Finance ministry said to tell gov't bodies to return unspent money which they were allocated in this year's budget
Saudi Arabia's finance ministry, seeking to cut waste as state revenues shrink because of low oil prices, is telling government bodies to return unspent money which they were allocated in this year's budget, sources familiar with the policy told Reuters.
Over the past several years of sky-high oil, government bodies in the world's top oil exporting nation were given considerable freedom to transfer money from one project to another as they wished. That led to a bonanza of ad-hoc spending on bonuses, travel allowances and the like.
Now, ministries are being told that if money is not fully spent on the projects for which it was originally allocated, the remainder must be sent back to the Treasury, the sources said. The ministry did not respond to a request for comment.
The tighter policy underlines a sober mood taking hold in Riyadh because of the halving of oil prices since mid-2014. The International Monetary Fund and private analysts calculate Saudi Arabia may run a record budget deficit of $120 billion or more this year; to pay its bills, the government has sold over $80 billion of foreign assets since August last year.
Around the kingdom, bureaucrats, businessmen and ordinary Saudis are preparing for a period of relative austerity as the finance ministry asserts more control over the purse strings.
"Saudi Arabia has started to focus on efficient spending, which means tighter financial supervision," said prominent local economist Fadl al-Buainain.
"Suspending the transfer of financial items...means that if they are not invested in the project for which they were allocated, the surplus can be invested in another, more important project as needed."
Finance Minister Ibrahim Alassaf said last month that his ministry was "working on cutting unnecessary expenses". He did not elaborate, but his comments were widely seen as pointing to significant spending cuts in some areas of next year's budget.
A note sent by the ministry to state bodies in recent weeks, widely circulated on social media, asked them to halt buying of new cars and office furniture, and suspend new hiring and promotions for government jobs, until the end of 2015.
Mazen Al Sudairi, head of research at major Saudi financial firm Al Istithmar Capital, said the finance ministry routinely issued such instructions towards the end of each year to make it easier to prepare for the following year's budget.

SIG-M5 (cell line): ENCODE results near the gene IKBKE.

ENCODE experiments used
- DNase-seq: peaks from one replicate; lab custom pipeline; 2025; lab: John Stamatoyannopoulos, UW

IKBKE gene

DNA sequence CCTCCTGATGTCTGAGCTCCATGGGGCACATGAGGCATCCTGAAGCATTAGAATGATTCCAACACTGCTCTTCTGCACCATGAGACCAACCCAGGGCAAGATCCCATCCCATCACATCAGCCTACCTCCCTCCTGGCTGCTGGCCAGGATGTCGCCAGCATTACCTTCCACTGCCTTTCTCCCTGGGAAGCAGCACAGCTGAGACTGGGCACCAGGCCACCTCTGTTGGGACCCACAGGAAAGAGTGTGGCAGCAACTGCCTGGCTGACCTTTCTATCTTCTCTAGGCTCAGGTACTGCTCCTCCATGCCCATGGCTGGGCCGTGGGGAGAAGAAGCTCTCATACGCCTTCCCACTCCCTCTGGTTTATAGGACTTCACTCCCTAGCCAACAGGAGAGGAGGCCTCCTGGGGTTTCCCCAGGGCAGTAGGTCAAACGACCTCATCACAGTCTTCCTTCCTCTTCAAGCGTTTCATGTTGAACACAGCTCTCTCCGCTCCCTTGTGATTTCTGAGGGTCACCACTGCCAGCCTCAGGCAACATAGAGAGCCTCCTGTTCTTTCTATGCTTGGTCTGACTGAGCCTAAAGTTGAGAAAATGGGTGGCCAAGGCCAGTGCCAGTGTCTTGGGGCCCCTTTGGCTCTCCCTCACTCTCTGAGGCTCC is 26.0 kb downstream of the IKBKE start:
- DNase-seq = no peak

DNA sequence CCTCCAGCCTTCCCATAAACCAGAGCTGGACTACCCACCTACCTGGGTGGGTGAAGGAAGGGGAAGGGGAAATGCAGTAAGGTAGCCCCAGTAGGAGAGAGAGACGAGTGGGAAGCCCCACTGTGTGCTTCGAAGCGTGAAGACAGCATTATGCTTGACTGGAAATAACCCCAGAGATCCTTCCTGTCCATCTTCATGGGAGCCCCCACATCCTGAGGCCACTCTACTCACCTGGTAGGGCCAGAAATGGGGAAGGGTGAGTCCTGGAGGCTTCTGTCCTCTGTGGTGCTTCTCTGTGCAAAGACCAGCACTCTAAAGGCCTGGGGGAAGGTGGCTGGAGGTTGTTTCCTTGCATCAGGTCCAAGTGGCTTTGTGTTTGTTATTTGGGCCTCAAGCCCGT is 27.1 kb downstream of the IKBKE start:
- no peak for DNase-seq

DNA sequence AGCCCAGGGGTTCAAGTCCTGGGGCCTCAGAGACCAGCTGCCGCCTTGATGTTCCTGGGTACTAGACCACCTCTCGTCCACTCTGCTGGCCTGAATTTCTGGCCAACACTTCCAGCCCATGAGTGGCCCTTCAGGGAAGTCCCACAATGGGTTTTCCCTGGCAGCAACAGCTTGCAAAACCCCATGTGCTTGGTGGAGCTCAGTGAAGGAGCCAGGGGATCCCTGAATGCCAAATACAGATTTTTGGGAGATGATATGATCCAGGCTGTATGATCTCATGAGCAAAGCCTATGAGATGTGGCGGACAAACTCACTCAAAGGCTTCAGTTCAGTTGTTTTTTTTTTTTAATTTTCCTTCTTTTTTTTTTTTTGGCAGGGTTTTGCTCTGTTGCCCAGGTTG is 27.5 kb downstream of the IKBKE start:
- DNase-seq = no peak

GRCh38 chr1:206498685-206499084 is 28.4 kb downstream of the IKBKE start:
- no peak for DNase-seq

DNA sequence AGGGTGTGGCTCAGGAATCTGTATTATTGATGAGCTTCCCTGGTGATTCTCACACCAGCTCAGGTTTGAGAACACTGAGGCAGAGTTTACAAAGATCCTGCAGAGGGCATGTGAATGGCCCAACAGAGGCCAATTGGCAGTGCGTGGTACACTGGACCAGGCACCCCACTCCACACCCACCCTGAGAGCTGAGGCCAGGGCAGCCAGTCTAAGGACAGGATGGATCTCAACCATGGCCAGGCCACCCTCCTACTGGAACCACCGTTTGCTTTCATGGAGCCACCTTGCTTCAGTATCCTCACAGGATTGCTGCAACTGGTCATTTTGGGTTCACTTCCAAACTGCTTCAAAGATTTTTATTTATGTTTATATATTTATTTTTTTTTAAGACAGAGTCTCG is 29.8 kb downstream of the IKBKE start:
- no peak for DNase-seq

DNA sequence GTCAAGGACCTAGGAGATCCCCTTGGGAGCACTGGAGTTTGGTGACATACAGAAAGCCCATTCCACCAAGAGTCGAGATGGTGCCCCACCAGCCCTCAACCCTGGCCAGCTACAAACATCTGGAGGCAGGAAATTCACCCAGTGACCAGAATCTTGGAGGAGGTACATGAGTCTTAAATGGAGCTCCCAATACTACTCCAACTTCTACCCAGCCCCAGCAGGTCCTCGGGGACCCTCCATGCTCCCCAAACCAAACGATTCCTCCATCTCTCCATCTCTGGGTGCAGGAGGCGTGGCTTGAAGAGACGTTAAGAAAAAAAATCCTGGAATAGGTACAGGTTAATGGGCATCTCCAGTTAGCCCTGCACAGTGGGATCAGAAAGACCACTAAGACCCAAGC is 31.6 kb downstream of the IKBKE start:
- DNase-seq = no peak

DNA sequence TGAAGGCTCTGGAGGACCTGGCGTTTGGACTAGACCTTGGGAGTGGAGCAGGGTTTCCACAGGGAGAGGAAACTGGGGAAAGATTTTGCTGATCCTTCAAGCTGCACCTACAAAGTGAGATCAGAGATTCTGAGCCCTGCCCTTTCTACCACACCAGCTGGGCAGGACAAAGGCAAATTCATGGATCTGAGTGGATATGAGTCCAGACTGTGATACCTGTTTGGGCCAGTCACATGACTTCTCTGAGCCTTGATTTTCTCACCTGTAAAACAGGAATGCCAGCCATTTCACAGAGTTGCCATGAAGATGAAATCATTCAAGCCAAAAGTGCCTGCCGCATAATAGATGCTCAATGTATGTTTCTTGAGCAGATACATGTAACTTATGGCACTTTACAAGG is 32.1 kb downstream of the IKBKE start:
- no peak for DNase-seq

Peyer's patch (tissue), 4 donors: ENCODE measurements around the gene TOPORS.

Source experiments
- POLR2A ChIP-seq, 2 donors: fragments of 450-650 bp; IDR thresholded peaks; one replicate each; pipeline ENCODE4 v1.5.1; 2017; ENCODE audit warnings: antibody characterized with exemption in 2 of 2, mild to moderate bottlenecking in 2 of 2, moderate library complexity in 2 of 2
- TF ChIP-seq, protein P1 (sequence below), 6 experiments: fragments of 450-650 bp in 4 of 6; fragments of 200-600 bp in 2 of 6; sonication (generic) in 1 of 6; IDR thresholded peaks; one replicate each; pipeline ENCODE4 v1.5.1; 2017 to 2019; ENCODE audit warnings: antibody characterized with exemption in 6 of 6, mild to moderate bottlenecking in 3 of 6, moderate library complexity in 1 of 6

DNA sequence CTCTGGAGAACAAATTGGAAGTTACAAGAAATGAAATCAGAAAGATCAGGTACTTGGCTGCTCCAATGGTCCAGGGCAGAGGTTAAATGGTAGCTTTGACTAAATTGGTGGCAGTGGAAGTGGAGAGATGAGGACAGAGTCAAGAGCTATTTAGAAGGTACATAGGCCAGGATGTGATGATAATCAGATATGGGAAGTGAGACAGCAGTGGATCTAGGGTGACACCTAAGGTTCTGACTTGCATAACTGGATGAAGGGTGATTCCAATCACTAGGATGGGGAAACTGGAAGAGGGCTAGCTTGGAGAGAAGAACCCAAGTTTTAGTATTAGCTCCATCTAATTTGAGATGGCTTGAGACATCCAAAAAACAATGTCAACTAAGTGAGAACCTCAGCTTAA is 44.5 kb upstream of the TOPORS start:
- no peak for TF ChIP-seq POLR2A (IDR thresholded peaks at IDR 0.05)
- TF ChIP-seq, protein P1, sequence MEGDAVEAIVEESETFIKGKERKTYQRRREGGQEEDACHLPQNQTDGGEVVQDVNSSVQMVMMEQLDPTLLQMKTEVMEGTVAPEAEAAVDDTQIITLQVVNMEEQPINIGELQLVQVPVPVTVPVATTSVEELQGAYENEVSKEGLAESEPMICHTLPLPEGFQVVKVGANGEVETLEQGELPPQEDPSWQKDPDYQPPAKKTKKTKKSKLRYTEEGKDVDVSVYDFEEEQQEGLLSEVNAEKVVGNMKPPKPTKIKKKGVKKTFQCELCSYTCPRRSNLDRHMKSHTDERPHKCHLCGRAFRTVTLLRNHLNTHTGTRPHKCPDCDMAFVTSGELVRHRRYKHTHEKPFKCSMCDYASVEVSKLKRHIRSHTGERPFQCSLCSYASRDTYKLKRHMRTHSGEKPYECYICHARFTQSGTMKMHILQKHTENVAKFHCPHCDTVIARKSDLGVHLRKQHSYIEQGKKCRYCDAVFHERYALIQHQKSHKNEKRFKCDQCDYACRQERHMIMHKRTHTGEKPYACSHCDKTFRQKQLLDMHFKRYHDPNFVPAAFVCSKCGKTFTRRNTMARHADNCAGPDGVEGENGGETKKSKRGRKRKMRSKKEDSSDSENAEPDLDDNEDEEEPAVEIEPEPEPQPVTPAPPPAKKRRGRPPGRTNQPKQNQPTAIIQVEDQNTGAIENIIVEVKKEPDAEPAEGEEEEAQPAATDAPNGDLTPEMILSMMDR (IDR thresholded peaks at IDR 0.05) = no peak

But this year's note triggered a storm of comment and speculation on Twitter about future spending cuts, which Sudairi said showed the extent of concern among citizens.
"The Saudi economy is going through a transformation, but people are panicking because they don't understand that transformation does not mean that the economy is getting worse," he said.
Saudi Arabia is not close to running out of money; net foreign assets at the central bank, which acts as the kingdom's sovereign wealth fund, remained massive at $655 billion in August, according to the latest official data.
So far this year, total state spending is believed to have exceeded the record 860 billion riyals ($229 billion) projected in the original budget for 2015, released last December.
One reason is a lavish package of bonuses for state employees and pensioners and other handouts announced in January this year to mark the accession of King Salman; economists estimated that package was worth around $25 billion.
The military campaign which Riyadh launched in Yemen in March, including air strikes, a naval blockade and limited ground intervention, may cost it several billion dollars this year, military analysts estimate.
But in other areas, government spending already appears to be slowing. Official data released last week showed the finance ministry approved $28.3 billion of new contracts in the first nine months of 2015, down 38 percent from a year earlier.
Those contracts cover only a small fraction of state spending; some big projects are handled off the national budget. But the numbers indicate a new mood of caution among officials.
Sources at the ministry of water and electricity said it had awarded no new projects in the past four months, though tenders for the projects took place earlier this year. One source said the projects had not been cancelled and might go ahead in 2016.
Meanwhile, a plan to build soccer stadiums around the country has been scaled back, a $201 million contract to buy high-speed trains was cancelled, and expansion of an oilfield was slowed, sources told Reuters in the past few months.
This pattern may continue into next year. In the 1990s, when oil prices were languishing around $20 a barrel, the government reduced total spending by around 10 percent in some years; a similar response looks possible next year.
The government has said it will "rationalise" spending on salaries and allowances for state employees, which make up about 50 percent of the national budget, but it is believed to have little room for outright cuts given political sensitivities.
That leaves infrastructure projects and other state investment as the area likely to feel the brunt of spending cuts. Projects such as the $22.5 billion plan to build a Riyadh metro system will not be cancelled, but they could be delayed or temporarily reduced in scope, while second-tier projects may be shelved indefinitely.
Saudi economist Abdulwahab Abu Dahesh, noting that the kingdom's fiscal position remained strong, said it was still to early to say whether the government would need to make major spending cuts.
"But the steps by the finance ministry and the delays in awarding some projects mean the government is reprioritising spending," he said.